This online article, ostensibly about life in the coronavirus pandemic, got my attention because of its portrayal of a man with three years of recovery, in the process of planning his own relapse. I don’t know how many times I’ve listened to similar accounts, but always from some poor soul in rehab wondering how he’ll put his life back together (again). This is a rare glimpse into the event before it happens.

I sure hope he got through it safely. ‘Cuz if he didn’t, I know he’s kicking himself.

No question that the current crisis is a challenge for recovering folks. Still, when you have years of apparently successful recovery, why throw it aside now? How could that possibly improve your lot in life?

Makes me think of a scene in the movie Bridge of Spies when the defense attorney (Tom Hanks) asks the accused spy how he can endure all this trouble he’s in with the government without giving in to anger and worry. The spy appears genuinely puzzled. “Would that help?” he wants to know.

Of course it wouldn’t. It would probably make things worse. So would a whiskey binge, but most people aren’t thinking straight enough to see that.

There’s a fair amount of literature on the thinking patterns that precede the decision to pick up. Some of my own observations:

  • The focus switches to what isn’t going right with the present, as opposed to what is. This writer, for instance, has genuine recovery assets that simply aren’t available to many people in his situation: a home, a family, an ongoing relationship with a therapist, a physician who’s providing MAT. Does he seem to appreciate that? Not much.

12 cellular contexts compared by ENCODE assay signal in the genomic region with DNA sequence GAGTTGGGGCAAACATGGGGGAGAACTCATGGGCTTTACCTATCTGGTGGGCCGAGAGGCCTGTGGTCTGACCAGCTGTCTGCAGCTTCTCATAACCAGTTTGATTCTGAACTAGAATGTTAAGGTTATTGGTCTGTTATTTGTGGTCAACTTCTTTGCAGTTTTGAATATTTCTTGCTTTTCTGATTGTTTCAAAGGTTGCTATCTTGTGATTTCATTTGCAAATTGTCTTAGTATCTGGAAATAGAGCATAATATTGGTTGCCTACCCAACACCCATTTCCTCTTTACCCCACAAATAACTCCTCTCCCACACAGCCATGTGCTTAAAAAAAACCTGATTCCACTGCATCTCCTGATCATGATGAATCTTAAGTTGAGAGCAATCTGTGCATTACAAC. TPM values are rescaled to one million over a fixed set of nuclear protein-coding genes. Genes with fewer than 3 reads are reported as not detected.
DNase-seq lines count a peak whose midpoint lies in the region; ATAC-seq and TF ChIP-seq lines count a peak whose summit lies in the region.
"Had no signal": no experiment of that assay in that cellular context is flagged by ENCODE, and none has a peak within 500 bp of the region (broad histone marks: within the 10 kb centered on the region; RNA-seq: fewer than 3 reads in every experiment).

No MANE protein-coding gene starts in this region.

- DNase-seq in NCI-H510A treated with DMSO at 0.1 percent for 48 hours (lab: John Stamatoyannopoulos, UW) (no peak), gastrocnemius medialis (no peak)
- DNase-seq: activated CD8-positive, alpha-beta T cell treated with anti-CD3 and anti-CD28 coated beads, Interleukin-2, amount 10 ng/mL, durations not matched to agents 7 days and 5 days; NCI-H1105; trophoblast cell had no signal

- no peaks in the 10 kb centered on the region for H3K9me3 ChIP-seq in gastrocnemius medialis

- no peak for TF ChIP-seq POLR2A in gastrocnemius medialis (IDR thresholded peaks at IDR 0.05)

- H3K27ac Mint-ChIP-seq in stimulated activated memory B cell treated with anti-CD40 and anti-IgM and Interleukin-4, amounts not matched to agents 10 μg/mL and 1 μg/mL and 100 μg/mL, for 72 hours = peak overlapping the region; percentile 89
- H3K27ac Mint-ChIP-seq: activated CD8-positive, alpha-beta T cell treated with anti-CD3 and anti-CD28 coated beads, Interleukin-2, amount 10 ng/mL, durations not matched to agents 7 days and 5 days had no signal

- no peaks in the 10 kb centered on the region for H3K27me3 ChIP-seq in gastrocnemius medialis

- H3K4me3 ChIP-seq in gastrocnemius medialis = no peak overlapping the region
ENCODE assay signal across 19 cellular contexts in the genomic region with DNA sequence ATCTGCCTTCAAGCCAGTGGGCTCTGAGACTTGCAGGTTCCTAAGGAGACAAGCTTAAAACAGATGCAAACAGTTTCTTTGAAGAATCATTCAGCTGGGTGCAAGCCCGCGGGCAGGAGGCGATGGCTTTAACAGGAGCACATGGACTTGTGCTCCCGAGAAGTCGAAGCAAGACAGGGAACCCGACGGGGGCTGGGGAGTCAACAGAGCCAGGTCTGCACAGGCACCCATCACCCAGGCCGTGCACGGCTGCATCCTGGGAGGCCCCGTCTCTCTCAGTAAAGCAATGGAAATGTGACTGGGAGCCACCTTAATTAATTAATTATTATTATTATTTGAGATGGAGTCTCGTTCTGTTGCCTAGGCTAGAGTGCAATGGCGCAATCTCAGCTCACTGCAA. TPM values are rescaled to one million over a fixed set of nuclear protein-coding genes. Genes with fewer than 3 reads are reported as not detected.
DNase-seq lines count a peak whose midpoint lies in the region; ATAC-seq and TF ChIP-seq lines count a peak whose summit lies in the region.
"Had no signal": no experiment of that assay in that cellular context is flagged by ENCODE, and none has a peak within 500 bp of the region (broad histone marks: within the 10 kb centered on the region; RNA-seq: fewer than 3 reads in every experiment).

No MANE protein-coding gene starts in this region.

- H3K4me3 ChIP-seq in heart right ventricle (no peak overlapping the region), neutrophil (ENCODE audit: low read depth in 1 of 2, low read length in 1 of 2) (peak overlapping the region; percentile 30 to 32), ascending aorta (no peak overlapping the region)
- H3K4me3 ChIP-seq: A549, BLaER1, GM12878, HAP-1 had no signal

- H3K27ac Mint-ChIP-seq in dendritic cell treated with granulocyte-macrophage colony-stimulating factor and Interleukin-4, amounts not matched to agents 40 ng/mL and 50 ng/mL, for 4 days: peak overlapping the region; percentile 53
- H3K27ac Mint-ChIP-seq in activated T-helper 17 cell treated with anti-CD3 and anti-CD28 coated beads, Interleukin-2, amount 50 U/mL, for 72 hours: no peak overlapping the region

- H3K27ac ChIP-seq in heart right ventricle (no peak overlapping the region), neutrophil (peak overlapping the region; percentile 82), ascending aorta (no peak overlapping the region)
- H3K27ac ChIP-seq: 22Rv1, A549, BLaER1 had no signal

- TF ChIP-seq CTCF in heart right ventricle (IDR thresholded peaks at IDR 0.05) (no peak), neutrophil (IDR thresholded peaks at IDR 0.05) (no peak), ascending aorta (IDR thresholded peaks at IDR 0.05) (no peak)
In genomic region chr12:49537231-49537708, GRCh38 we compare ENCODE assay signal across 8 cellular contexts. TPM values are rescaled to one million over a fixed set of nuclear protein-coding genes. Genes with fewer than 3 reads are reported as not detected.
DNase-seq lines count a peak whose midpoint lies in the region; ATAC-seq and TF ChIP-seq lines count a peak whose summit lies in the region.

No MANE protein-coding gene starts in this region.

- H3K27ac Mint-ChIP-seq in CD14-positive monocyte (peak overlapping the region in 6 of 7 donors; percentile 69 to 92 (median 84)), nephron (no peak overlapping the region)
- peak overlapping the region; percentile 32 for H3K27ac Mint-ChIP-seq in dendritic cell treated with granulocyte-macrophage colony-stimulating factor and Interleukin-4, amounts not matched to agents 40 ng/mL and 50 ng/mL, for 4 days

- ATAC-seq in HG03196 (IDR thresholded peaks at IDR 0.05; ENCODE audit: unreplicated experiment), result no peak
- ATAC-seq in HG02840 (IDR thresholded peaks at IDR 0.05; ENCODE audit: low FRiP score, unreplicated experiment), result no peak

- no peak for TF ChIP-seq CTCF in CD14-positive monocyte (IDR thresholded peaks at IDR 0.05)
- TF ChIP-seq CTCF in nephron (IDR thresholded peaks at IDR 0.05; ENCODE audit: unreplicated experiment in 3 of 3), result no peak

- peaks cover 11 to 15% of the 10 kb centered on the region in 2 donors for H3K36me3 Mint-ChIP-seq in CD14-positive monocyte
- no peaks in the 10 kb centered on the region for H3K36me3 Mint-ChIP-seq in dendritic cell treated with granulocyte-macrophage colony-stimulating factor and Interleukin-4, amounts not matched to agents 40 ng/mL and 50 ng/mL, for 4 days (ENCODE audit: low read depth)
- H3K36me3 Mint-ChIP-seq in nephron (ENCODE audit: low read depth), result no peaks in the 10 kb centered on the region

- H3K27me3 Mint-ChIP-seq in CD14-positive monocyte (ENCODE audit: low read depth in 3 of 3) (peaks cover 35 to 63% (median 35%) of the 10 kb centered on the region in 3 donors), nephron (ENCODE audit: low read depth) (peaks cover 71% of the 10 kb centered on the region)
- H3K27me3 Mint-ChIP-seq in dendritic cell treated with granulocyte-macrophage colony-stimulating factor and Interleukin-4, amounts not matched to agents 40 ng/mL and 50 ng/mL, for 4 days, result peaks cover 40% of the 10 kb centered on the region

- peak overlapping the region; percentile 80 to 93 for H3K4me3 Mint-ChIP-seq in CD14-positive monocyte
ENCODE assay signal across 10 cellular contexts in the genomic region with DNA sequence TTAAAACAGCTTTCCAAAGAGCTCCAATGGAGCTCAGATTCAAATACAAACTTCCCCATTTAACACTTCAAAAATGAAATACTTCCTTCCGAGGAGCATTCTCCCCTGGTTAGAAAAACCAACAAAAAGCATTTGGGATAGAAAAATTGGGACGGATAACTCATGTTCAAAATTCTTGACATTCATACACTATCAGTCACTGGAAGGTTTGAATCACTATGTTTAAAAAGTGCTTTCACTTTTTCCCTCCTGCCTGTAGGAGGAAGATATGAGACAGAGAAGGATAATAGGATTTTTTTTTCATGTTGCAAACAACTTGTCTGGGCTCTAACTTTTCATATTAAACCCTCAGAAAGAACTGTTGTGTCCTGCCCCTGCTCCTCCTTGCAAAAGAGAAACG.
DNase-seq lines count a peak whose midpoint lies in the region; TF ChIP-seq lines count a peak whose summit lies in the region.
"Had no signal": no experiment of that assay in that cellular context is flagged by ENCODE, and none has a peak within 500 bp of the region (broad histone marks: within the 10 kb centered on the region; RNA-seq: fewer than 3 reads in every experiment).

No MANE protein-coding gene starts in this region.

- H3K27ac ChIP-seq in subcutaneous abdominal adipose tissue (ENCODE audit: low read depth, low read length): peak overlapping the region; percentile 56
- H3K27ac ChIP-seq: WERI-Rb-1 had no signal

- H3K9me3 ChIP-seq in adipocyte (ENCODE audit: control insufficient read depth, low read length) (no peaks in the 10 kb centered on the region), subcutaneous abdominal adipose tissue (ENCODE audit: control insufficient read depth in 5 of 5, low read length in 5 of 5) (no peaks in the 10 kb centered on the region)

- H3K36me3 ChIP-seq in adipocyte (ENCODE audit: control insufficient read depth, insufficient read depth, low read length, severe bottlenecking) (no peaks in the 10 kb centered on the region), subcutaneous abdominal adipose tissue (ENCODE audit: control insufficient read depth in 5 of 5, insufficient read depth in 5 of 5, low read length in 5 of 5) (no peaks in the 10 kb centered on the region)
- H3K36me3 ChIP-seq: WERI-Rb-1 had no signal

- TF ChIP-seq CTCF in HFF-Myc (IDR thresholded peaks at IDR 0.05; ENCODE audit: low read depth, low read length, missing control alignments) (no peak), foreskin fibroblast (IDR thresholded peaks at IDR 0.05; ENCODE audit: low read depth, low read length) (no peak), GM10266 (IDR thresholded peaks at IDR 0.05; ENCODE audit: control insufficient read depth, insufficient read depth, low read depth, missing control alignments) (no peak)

• There’s secret-keeping from those who matter – in this case, he doesn’t want his wife to know how close he is to relapse, so he avoids telephone therapy sessions. Is it really because it would upset her? Or because she might prevent him from fulfilling his plan?
  • He refers several times to working on past trauma in therapy, but when your recovery is so fragile, I think it’s better to stay present-focused. Don’t worry, your past pain isn’t going anywhere. It’ll still be there when it’s safe again to visit.
  • About that bottle of Jack Daniels he’s been keeping on a shelf in the kitchen for three solid years: I’ve actually run into others who claim it’s been a helpful reminder that they can no longer drink. Seems to me it’s an unhelpful reminder that they can, any time they feel like it. Don’t even have to leave the house.

The writer has obviously been doing something right because after 20 years of substance abuse, he’s three years clean and sober. Nothing to sniff at. Also, he admits to having a similar near-relapse incident just 18 months before, when he was this close to drinking. For no reason at all – that he was aware of.

Makes me wonder if this current crisis isn’t really about virus anxiety at all. That the real action is inside his head.

If I were him, that’s where I’d investigate first.